The wild landscapes, vast skies and simple stucco ranch-style architecture seemed ideal for spaghetti westerns. I could imagine Clint Eastwood in his poncho and Stetson riding over the hill. I’d always wondered why Sergio Leone never filmed here.

“I imagine Spain was cheaper and emptier,” Michael suggested. “And it would look odd if there was a shoot-out with a stone nuraghe in the background.”

We had already passed several of these characteristic single or multi-lobed towers. After the pyramids, nuraghes, built here and nowhere else from about 1,500BC to 500BC, were the tallest megalithic constructions ever created, and a mind-boggling 7,000 of them still dot the landscape.

The head of one of the Giants of Mont’e Prama

We were going to revisit the daddy of them all: Su Nuraxi, just outside the village of Barumini. In the distance were the mammary-shaped hills that gave the region its name, the Marmilla. In fact, before Su Nuraxi was excavated by the Sardinian archaeologist Giovanni Lilliu in 1949, everyone thought it was just another perky protuberance.

Local adults warned that it was home to an enormous child-eating fly. The den of the fly turned out to be the interior of a nuraghe tower, a huge three-storey structure with a rampart and four other towers. In 3D reconstructions, it looks like a medieval castle surrounded by a dense hobbit village of round houses.

While elsewhere the holiday crowds would be rolling up their beach towels and heading for cocktail hour and ambient beats, we felt wonderfully alone in the island’s historic embrace: we were the only ones there for the 7pm tour, the last of the day, when the rich light played on Su Nuraxi’s colossal basalt boulders (£9;

It was dark by the time we returned to Oristano, only to find a note under the door from Giuliana and Mario’s daughter, Francesca: “Please call me.” I feared the worst. I called the number she left, and found relief — of sorts. “My parents have been reading your Sardinia guide in your house and think you need to meet my Uncle Piero. Can I pick you up on Saturday night at 8.30?”

I love surprises as much as Michael hates them. “You didn’t ask about this Uncle Piero? You just said yes, just like that?” he grumbled, convinced that Uncle Piero would be a nitpicking bore who would point out all the mistakes in our book, or a pushy restaurant or hotel owner wanting to get a mention.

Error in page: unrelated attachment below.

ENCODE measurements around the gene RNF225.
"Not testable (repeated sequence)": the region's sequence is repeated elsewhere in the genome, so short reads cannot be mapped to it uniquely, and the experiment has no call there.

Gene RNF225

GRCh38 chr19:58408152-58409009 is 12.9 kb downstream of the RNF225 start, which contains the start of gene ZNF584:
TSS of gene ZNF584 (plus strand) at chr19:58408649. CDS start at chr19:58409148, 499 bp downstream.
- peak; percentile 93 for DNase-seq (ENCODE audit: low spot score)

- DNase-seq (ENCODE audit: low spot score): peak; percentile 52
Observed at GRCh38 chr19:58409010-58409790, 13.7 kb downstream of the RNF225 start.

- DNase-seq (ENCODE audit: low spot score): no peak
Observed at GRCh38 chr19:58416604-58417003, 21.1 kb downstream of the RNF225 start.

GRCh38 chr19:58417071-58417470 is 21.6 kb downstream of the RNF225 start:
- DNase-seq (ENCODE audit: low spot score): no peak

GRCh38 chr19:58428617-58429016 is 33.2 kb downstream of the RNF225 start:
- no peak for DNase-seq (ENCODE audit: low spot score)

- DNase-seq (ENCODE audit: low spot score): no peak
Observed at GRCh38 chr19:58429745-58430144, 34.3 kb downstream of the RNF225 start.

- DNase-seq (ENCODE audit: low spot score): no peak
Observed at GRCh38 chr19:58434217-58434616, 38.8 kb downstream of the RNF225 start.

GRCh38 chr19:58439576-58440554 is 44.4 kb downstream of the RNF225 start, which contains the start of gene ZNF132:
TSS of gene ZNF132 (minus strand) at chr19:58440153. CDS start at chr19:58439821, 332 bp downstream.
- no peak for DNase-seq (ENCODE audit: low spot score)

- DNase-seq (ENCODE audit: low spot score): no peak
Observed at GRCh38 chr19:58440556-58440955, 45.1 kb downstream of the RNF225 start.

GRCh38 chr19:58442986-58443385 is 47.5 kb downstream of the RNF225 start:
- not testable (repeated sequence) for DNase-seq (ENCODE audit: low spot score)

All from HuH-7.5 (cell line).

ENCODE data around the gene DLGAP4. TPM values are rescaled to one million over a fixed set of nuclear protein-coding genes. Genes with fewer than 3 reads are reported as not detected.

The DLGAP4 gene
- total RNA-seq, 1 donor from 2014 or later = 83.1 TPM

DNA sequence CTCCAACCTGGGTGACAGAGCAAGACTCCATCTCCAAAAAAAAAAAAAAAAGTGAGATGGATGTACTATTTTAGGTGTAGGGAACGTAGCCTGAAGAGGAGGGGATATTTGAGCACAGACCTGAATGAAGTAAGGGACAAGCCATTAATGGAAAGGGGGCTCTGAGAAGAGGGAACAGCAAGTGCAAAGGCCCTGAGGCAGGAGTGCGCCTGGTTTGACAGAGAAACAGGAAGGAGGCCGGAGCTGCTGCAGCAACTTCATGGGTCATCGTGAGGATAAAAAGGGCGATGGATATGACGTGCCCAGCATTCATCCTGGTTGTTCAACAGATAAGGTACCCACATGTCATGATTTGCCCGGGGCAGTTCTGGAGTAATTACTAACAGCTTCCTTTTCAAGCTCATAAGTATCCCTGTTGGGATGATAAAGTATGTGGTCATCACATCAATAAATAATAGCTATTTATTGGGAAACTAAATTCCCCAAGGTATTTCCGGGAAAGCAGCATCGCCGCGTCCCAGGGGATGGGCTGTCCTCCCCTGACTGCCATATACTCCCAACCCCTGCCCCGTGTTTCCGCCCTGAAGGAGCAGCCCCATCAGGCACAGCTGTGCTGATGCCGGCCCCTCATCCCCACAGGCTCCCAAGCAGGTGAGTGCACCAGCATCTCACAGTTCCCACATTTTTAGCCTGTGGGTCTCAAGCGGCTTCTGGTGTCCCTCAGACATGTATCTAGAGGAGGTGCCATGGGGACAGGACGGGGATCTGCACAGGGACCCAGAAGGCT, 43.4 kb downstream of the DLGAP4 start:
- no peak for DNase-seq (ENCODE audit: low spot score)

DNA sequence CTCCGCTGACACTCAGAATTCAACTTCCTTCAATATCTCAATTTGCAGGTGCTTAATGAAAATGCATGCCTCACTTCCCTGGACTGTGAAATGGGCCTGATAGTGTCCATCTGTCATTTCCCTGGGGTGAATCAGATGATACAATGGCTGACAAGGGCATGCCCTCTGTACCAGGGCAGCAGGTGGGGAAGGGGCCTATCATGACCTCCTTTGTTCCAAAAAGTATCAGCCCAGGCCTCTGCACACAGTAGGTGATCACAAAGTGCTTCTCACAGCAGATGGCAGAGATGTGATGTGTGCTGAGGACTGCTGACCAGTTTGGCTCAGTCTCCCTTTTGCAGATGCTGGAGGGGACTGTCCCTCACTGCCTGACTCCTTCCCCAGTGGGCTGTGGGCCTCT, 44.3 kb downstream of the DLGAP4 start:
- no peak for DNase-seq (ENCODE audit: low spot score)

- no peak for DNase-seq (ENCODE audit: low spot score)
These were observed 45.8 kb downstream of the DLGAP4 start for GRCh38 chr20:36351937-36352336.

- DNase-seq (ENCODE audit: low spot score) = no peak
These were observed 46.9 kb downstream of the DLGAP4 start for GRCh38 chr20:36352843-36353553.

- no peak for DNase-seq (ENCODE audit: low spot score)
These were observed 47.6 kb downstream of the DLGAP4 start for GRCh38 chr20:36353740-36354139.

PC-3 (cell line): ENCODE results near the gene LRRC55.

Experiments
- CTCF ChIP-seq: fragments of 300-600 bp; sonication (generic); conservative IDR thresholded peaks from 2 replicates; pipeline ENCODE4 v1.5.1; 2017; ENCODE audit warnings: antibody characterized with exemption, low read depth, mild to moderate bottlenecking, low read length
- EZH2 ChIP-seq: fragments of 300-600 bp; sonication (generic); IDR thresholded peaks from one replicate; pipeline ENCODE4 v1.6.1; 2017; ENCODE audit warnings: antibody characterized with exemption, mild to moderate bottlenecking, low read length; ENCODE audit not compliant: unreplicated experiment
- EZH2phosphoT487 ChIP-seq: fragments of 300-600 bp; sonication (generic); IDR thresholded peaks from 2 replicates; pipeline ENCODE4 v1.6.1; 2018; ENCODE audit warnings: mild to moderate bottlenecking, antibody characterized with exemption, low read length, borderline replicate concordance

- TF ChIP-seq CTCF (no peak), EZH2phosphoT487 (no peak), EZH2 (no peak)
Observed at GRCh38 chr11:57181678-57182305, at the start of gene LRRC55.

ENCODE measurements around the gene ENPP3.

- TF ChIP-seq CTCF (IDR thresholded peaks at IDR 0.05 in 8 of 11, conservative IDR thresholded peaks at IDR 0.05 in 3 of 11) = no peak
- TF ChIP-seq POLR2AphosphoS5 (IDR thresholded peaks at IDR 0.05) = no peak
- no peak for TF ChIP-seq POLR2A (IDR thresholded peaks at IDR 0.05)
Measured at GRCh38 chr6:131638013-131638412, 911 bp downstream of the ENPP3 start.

A shellfish supper

Oristano was a beguiling little vanilla, cream and pale-strawberry city under towering palm trees. Puffy white clouds drifted overhead like zeppelins, casting slow shadows. The smell of fresh coffee wafted from the bars, drawing us in for java jolts amid the pensioners, who stood chatting, perusing the headlines of L’Unione Sarda. No one seemed in a hurry. No one was staring at screens.

Oristano’s centrepiece is the most charming statue on the planet, depicting the city’s medieval ruler, Eleanor of Arborea, as if she were a fantasy primary-school teacher, instructing the locals on her legal code, which gave women more rights than they had almost anywhere else in Europe.

She stands by the Antiquarium Arborense museum (£4;, where we saw something so bizarre that we both remembered it instantly: a 5th-century BC terracotta mask, with a line of buttons on the face that resembled a sardonically (the word comes from “Sardinia”) laughing Phoenician android.

The mask came from the nearby Phoenician city of Tharros, on the Sinis Peninsula, a half-hour’s drive west. The Sinis is Oristano’s five-star attraction, but, reassuringly, tourism has yet to stake its claim and it was as unspoilt as we remembered it being on that perfect Mediterranean morning when we first drove there — pure white quartz sands lapped by turquoise sea, curling under a cape topped with a 16th-century Spanish watchtower. Spread below were the ruins of Tharros, which endured into early medieval times (£4; tharros.